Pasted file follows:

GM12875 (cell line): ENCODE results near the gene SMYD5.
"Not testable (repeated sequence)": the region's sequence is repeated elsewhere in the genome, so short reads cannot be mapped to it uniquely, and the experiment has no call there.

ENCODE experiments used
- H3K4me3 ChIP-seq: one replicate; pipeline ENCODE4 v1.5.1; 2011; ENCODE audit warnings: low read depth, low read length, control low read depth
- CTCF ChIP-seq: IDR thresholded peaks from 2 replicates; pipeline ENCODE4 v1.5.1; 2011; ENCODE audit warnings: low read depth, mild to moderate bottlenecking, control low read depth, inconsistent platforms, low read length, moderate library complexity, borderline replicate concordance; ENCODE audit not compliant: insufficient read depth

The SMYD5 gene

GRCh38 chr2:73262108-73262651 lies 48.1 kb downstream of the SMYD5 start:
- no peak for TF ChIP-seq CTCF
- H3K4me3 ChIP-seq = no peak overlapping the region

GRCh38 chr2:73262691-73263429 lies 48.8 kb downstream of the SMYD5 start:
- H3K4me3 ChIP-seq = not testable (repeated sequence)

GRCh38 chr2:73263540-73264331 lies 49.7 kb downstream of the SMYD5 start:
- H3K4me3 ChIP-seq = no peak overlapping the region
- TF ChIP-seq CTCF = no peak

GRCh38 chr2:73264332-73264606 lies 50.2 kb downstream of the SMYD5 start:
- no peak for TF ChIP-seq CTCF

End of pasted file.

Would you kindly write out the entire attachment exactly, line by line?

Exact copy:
GM12875 (cell line): ENCODE results near the gene SMYD5.
"Not testable (repeated sequence)": the region's sequence is repeated elsewhere in the genome, so short reads cannot be mapped to it uniquely, and the experiment has no call there.

ENCODE experiments used
- H3K4me3 ChIP-seq: one replicate; pipeline ENCODE4 v1.5.1; 2011; ENCODE audit warnings: low read depth, low read length, control low read depth
- CTCF ChIP-seq: IDR thresholded peaks from 2 replicates; pipeline ENCODE4 v1.5.1; 2011; ENCODE audit warnings: low read depth, mild to moderate bottlenecking, control low read depth, inconsistent platforms, low read length, moderate library complexity, borderline replicate concordance; ENCODE audit not compliant: insufficient read depth

The SMYD5 gene

GRCh38 chr2:73262108-73262651 lies 48.1 kb downstream of the SMYD5 start:
- no peak for TF ChIP-seq CTCF
- H3K4me3 ChIP-seq = no peak overlapping the region

GRCh38 chr2:73262691-73263429 lies 48.8 kb downstream of the SMYD5 start:
- H3K4me3 ChIP-seq = not testable (repeated sequence)

GRCh38 chr2:73263540-73264331 lies 49.7 kb downstream of the SMYD5 start:
- H3K4me3 ChIP-seq = no peak overlapping the region
- TF ChIP-seq CTCF = no peak

GRCh38 chr2:73264332-73264606 lies 50.2 kb downstream of the SMYD5 start:
- no peak for TF ChIP-seq CTCF